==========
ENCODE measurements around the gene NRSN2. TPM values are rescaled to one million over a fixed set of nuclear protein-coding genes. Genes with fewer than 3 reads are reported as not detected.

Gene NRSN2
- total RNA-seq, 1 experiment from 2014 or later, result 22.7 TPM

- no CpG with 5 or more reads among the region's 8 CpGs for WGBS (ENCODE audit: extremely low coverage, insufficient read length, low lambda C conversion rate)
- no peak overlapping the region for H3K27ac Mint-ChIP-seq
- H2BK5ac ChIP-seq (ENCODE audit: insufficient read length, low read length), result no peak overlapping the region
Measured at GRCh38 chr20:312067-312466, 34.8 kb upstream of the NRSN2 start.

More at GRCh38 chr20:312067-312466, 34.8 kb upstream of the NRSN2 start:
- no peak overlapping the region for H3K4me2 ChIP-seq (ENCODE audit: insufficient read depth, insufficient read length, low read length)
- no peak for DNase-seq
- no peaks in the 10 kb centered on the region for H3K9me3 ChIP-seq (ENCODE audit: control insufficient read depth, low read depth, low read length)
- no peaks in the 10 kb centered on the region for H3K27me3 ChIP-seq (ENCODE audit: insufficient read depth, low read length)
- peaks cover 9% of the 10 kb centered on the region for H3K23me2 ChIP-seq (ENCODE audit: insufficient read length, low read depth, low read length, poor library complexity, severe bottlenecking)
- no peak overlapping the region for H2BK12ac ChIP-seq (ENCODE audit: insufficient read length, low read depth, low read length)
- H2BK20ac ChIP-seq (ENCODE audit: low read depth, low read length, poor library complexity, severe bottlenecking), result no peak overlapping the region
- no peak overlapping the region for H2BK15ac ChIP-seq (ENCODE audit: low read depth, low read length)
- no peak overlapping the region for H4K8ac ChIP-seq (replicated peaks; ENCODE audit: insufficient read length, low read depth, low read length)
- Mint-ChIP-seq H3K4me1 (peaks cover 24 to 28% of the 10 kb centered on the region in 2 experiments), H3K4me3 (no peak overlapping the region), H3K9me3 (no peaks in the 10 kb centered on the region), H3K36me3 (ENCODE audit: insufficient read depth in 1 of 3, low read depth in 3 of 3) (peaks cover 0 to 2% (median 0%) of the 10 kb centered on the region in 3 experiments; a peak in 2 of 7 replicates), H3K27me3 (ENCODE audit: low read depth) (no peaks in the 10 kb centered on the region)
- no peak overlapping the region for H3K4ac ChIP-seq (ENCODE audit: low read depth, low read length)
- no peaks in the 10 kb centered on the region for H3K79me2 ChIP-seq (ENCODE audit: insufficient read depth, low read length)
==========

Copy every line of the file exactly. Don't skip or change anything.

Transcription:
ENCODE measurements around the gene NRSN2. TPM values are rescaled to one million over a fixed set of nuclear protein-coding genes. Genes with fewer than 3 reads are reported as not detected.

Gene NRSN2
- total RNA-seq, 1 experiment from 2014 or later, result 22.7 TPM

- no CpG with 5 or more reads among the region's 8 CpGs for WGBS (ENCODE audit: extremely low coverage, insufficient read length, low lambda C conversion rate)
- no peak overlapping the region for H3K27ac Mint-ChIP-seq
- H2BK5ac ChIP-seq (ENCODE audit: insufficient read length, low read length), result no peak overlapping the region
Measured at GRCh38 chr20:312067-312466, 34.8 kb upstream of the NRSN2 start.

More at GRCh38 chr20:312067-312466, 34.8 kb upstream of the NRSN2 start:
- no peak overlapping the region for H3K4me2 ChIP-seq (ENCODE audit: insufficient read depth, insufficient read length, low read length)
- no peak for DNase-seq
- no peaks in the 10 kb centered on the region for H3K9me3 ChIP-seq (ENCODE audit: control insufficient read depth, low read depth, low read length)
- no peaks in the 10 kb centered on the region for H3K27me3 ChIP-seq (ENCODE audit: insufficient read depth, low read length)
- peaks cover 9% of the 10 kb centered on the region for H3K23me2 ChIP-seq (ENCODE audit: insufficient read length, low read depth, low read length, poor library complexity, severe bottlenecking)
- no peak overlapping the region for H2BK12ac ChIP-seq (ENCODE audit: insufficient read length, low read depth, low read length)
- H2BK20ac ChIP-seq (ENCODE audit: low read depth, low read length, poor library complexity, severe bottlenecking), result no peak overlapping the region
- no peak overlapping the region for H2BK15ac ChIP-seq (ENCODE audit: low read depth, low read length)
- no peak overlapping the region for H4K8ac ChIP-seq (replicated peaks; ENCODE audit: insufficient read length, low read depth, low read length)
- Mint-ChIP-seq H3K4me1 (peaks cover 24 to 28% of the 10 kb centered on the region in 2 experiments), H3K4me3 (no peak overlapping the region), H3K9me3 (no peaks in the 10 kb centered on the region), H3K36me3 (ENCODE audit: insufficient read depth in 1 of 3, low read depth in 3 of 3) (peaks cover 0 to 2% (median 0%) of the 10 kb centered on the region in 3 experiments; a peak in 2 of 7 replicates), H3K27me3 (ENCODE audit: low read depth) (no peaks in the 10 kb centered on the region)
- no peak overlapping the region for H3K4ac ChIP-seq (ENCODE audit: low read depth, low read length)
- no peaks in the 10 kb centered on the region for H3K79me2 ChIP-seq (ENCODE audit: insufficient read depth, low read length)